The function will store the values of the sum of each row of the array
  in a CHAR 2D array. The End of file will be detected by a string 'end'.

  In a seperate non-member function to the class, the CHAR array will be
  passed and each string will be converted to a number using ATOI.

char* sum_r ()
 char *a[20];


Hello, this is a small suggestion for your problem.
This (the code is my solution to similar problem) is recommended in Stroustrup (C++ program language) book, about passing 2d arrays to functions. Try it and I hope it will help you with your problem.

#include <iostream>

void print(int* first, int dim1, int dim2)  // pointer to first element of array; dim1, dim2 -                  
                                                         // dimensions of array
	for (int i = 0; i < dim1; i++)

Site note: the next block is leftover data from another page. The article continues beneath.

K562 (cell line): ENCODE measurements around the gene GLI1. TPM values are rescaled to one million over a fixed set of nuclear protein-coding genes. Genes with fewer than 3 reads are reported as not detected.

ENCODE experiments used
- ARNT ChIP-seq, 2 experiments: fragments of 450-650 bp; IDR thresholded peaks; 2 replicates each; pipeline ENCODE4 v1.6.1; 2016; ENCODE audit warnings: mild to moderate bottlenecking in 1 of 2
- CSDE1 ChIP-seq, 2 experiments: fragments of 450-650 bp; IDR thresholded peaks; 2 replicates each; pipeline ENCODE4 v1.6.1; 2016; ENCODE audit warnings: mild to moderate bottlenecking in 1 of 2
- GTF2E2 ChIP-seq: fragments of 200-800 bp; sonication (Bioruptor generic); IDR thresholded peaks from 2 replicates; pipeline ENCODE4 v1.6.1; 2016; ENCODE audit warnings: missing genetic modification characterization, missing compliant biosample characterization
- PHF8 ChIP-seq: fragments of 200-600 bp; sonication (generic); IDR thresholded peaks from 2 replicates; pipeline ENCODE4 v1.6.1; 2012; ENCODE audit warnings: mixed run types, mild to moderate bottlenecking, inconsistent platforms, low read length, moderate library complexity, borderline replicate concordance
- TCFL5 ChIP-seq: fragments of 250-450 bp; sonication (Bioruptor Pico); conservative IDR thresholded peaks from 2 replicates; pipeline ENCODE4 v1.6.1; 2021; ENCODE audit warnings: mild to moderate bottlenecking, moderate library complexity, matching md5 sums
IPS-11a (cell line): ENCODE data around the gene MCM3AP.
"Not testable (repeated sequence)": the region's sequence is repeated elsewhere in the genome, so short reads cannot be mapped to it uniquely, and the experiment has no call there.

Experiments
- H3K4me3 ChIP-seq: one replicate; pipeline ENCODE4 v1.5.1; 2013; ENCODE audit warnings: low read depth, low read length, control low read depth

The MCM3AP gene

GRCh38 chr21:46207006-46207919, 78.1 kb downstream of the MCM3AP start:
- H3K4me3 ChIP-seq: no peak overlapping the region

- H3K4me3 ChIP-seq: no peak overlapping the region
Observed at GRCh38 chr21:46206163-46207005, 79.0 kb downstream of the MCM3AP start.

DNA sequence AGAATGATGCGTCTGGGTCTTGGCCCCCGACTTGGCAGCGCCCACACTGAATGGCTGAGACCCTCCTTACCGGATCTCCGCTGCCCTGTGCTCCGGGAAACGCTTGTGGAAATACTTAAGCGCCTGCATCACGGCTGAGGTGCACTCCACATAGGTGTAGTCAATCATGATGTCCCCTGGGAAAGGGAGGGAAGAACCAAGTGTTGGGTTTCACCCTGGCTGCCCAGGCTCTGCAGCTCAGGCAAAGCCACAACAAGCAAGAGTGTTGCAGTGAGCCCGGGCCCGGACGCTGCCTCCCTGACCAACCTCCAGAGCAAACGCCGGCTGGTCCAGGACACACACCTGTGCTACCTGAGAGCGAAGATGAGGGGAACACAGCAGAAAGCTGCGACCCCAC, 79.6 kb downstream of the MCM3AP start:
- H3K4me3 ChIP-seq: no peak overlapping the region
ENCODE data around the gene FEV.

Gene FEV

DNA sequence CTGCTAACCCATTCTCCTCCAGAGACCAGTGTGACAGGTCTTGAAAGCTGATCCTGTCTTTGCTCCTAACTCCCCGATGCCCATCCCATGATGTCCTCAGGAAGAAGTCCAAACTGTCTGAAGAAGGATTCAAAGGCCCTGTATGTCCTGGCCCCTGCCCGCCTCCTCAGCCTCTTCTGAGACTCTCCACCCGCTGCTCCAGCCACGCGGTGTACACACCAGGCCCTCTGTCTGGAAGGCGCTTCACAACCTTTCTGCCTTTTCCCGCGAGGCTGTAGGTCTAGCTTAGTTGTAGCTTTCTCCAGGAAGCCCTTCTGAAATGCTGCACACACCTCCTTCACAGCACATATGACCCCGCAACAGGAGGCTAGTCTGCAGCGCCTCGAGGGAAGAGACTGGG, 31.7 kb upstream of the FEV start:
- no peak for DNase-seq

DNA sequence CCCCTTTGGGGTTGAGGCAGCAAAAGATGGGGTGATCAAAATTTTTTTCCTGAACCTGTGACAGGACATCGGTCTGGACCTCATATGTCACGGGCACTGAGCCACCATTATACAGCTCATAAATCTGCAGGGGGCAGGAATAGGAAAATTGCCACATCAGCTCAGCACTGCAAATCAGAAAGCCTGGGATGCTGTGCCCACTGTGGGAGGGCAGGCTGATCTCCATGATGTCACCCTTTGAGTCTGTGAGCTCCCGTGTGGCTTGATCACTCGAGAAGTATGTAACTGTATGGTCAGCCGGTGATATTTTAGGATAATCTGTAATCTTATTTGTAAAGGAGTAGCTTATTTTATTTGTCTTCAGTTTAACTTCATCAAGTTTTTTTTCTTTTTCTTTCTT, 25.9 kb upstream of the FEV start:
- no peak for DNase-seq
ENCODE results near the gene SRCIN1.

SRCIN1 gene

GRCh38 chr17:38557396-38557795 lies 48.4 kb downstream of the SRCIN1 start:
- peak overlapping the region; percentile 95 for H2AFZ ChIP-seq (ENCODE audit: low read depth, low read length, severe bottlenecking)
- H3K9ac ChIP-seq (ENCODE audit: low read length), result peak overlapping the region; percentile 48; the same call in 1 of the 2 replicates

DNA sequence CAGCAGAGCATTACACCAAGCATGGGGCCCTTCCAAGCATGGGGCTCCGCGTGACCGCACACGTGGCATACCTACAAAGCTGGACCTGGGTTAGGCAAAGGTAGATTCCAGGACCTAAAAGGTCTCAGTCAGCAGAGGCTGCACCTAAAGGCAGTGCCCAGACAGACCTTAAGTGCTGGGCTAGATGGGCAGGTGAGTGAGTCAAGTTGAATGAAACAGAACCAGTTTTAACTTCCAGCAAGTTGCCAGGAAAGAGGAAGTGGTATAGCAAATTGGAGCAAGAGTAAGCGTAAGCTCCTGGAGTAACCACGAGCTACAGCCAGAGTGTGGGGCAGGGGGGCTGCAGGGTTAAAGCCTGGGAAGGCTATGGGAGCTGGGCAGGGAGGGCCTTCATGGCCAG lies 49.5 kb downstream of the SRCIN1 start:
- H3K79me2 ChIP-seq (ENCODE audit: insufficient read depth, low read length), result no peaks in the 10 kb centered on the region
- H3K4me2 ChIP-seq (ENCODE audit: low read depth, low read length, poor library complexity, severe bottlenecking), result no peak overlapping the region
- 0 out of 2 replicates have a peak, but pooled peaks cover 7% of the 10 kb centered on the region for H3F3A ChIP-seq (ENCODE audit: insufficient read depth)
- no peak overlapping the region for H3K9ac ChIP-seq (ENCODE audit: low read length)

for (int j = 0; j < dim2; j++)
			std::cout << first[i*dim2 + j] << "\t"; 
		std::cout << "\n";
int main()
	const int dim1 = 3;
	const int dim2 = 5;
	int v[dim1][dim2] = {{1, 2, 3, 4, 5}, {3, 4, 5, 6, 7}, {6, 7, 8, 9, 10}};
	print(&v[0][0], dim1, dim2);

> int M[][20],row,col;
You need to specify a size here.

> char* sum_r ()
Since you can't return arrays (not without dynamic allocation, or trickery, which you're not ready for), the easiest thing to do would be to pass the array where you want the answer stored as a parameter.

Eg. sum_r ( char answers[21][10] ); The main() call would be simply

int main ( ) {
  char answers[21][10];
  matrix var;
  // some other operations on var
  var.sum_r ( answers );

> The End of file will be detected by a string 'end'.
This is why it's 21